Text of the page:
Change Your Surroundings, Change Your Plate - Part One

Posted On Sep 17, 2013 By Erin Kuh, MBA, RD

Change Your Food Surroundings

Do you ever find yourself grazing through the pantry after seeing an ad for food on the tube, noshing on snacks while driving, or being tempted by the candy dish on a coworker’s desk?  What we chose to surround ourselves with is partly within our control but some environment triggers cannot be avoided.  Becoming aware of your environment and surroundings and how you chose to respond can make a huge difference in making changes to your eating habits. The most common “trouble” areas are the car and home.  Let’s take a look at these two areas and how you can set up your surroundings to ensure success.  Ever heard the idea that in order to be successful in life you have to surround yourself with successful people? The same goes for diet and nutrition. You have to set up your surroundings to be conducive to healthy eating in order to be successful with it.

The Home

  • Don’t bring tempting foods into your home.  Sounds simple enough, right? If you don’t put it in the cart at the grocery store, you can’t eat it at home.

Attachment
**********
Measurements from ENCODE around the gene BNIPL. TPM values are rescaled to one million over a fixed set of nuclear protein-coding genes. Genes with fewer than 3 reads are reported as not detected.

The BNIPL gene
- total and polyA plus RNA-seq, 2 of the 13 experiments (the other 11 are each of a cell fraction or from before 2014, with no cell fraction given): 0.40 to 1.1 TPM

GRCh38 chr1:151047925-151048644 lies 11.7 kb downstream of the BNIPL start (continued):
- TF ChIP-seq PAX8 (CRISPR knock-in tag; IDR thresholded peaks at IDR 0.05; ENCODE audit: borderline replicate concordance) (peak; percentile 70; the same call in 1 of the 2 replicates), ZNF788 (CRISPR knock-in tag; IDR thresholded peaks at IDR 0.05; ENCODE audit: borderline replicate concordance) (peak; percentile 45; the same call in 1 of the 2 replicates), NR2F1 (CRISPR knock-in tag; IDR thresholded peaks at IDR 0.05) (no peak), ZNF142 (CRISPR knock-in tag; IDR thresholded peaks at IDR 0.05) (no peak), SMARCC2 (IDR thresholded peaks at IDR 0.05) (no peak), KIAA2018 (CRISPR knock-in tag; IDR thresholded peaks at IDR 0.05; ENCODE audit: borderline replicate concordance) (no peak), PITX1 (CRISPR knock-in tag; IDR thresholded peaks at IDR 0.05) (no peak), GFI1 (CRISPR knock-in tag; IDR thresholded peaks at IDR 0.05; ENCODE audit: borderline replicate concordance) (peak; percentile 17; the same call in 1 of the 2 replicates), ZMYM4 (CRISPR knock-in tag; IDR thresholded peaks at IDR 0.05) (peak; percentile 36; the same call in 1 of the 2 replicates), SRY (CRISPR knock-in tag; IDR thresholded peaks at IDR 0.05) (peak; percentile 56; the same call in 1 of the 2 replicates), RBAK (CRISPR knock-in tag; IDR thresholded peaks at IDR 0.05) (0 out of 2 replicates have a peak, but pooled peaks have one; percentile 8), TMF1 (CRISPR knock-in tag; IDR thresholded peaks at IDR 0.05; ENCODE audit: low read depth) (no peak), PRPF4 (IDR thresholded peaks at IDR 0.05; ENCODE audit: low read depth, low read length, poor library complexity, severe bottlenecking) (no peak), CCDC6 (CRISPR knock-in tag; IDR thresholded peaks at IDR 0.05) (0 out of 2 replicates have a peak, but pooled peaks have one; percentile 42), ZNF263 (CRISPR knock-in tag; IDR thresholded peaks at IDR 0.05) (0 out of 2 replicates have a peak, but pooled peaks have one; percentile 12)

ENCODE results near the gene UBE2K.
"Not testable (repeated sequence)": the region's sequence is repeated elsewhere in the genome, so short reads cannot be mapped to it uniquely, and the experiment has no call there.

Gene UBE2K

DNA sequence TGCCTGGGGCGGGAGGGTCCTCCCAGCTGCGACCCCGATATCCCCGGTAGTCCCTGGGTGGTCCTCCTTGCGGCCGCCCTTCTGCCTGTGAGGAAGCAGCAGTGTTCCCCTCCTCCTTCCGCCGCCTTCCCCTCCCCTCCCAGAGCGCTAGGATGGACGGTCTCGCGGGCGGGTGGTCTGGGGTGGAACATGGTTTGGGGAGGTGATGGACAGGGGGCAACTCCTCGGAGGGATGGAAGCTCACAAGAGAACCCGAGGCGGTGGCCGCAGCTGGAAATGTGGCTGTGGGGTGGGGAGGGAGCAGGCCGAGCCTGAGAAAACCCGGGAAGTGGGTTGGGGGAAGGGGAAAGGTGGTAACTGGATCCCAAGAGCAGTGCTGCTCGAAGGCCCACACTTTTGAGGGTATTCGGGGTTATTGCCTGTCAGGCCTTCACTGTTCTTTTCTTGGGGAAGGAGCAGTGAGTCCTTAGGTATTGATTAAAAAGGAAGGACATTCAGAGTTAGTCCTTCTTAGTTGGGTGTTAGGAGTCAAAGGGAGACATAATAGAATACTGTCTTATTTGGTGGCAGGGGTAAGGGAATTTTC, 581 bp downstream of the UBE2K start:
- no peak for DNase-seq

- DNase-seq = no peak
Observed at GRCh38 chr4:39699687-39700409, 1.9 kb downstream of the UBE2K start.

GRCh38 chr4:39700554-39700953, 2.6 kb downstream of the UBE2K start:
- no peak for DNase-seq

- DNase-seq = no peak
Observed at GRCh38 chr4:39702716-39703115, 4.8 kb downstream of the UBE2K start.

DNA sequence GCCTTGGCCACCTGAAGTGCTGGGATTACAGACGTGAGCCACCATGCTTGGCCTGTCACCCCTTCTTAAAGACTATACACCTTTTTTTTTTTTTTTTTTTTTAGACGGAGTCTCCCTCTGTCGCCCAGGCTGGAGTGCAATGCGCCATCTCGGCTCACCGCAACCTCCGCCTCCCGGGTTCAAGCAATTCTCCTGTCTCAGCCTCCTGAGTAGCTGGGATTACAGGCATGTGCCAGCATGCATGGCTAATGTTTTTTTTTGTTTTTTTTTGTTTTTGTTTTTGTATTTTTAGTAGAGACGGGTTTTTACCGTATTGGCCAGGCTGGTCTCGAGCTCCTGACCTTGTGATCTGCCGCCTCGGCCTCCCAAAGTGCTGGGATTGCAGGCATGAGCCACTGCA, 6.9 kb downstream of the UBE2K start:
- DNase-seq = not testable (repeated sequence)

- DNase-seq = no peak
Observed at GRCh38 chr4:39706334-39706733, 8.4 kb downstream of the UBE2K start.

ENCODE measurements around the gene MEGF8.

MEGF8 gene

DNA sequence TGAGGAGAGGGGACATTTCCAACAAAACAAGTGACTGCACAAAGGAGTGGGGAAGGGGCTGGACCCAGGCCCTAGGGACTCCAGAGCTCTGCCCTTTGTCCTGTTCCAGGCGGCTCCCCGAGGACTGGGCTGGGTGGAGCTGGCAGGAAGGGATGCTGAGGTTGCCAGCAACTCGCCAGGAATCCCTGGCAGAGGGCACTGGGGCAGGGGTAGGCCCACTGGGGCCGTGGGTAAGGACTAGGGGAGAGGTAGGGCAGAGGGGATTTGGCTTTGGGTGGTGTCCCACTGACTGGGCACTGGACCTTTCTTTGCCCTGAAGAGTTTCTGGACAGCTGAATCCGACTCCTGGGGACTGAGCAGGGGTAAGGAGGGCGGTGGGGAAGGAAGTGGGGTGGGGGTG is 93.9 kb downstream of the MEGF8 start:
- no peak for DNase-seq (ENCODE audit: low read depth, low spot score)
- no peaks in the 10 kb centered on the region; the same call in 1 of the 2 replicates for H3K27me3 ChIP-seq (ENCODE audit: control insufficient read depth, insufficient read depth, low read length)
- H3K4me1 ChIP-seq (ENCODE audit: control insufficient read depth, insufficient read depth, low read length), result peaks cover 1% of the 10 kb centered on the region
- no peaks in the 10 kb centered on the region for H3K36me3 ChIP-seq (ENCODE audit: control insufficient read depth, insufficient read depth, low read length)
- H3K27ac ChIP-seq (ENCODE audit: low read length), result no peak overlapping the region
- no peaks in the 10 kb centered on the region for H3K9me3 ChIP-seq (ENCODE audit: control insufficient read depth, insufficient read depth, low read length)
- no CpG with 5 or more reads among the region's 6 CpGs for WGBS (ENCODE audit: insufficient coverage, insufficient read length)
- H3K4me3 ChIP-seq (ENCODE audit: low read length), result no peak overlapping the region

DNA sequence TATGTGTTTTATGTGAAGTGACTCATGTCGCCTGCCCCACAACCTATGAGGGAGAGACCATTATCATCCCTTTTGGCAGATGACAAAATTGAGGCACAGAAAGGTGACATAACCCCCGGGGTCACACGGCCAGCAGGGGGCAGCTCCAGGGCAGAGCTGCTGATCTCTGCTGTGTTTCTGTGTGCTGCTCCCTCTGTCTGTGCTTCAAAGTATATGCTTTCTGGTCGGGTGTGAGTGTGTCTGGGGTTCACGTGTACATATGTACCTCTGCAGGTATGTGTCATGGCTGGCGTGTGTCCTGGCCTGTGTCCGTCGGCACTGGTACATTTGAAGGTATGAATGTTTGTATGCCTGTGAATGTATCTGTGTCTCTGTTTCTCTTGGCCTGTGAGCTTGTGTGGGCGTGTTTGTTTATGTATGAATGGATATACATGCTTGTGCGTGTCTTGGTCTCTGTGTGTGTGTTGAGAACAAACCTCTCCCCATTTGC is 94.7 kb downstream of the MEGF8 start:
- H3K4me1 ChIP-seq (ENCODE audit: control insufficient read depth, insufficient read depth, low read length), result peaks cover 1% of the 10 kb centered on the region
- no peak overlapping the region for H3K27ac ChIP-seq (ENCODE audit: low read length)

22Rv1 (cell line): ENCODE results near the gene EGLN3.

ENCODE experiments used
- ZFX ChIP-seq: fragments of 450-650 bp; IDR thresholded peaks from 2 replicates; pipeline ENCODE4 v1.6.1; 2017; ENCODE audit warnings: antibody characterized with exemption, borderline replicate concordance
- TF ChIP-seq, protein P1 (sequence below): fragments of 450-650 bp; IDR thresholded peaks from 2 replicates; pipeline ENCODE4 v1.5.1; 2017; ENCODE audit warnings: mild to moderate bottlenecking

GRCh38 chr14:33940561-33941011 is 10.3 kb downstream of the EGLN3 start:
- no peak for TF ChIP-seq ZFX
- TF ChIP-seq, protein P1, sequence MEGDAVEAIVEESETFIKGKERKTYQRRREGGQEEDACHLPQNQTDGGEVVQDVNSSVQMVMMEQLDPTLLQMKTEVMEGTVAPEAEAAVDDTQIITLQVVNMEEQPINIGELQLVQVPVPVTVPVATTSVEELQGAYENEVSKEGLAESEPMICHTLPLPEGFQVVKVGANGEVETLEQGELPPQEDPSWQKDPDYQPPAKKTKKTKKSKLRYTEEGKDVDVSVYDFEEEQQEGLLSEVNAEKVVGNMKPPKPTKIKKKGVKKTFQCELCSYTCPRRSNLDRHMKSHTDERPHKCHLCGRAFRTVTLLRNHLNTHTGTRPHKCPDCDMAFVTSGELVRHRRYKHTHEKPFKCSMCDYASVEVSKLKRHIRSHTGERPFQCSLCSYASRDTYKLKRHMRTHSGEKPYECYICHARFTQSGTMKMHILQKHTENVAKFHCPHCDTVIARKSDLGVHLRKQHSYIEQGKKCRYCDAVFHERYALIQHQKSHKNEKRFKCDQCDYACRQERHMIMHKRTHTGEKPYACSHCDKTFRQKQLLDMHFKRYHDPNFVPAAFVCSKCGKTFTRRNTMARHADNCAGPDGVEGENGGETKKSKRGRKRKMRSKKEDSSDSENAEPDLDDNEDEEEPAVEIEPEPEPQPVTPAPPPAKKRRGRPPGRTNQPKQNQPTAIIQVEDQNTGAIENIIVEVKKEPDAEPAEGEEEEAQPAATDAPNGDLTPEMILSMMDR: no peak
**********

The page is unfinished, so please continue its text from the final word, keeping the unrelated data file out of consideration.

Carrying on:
• Keep food in cupboards, pantry and the fridge.  Besides a fruit bowl, don’t keep food on counters.  Out of sight, out of mind works!
  • Serve food from the kitchen countertop or stove.  Avoid putting serving dishes on the table.  You’re much more likely to take second helpings if the food is within arms-reach.
  • Eat at the table. Research shows that if you eat in front of the TV you’ll eat more because you’re mindlessly eating.
  • Wash and cut fruits and veggies to have them ready to eat all week.  Have them visible when you open your fridge door.
  • Find an activity to do following meal time that prevents you from eating out of boredom.  If you find yourself searching through the kitchen after dinner (which is common for many people), plan to go for a walk, take a shower, make a phone call, or engage in an activity that you can’t eat while doing.

The Car

  • Seeing billboards, hearing radio ads, or driving by restaurants is a common trigger for many people. Keep gum and water in your car or pack a healthy snack, such as an apple, almonds, string cheese, or carrots to keep hunger and temptation at bay.
  • Pack a single snack if you’re out running errands all day, traveling, or you know it’s going to be difficult to eat a regular meal.  Keep your snacks stored in the trunk to avoid eating snacks because they’re easily accessible in the front seat.

There are many more environmental challenges and triggers. Start by paying close attention to where, how, what, and when you eat. Identify any patterns or unhealthy habits and then focus on making the healthy choice the easy choice.

Next month, we’ll look at two more environmental triggers: people and the workplace.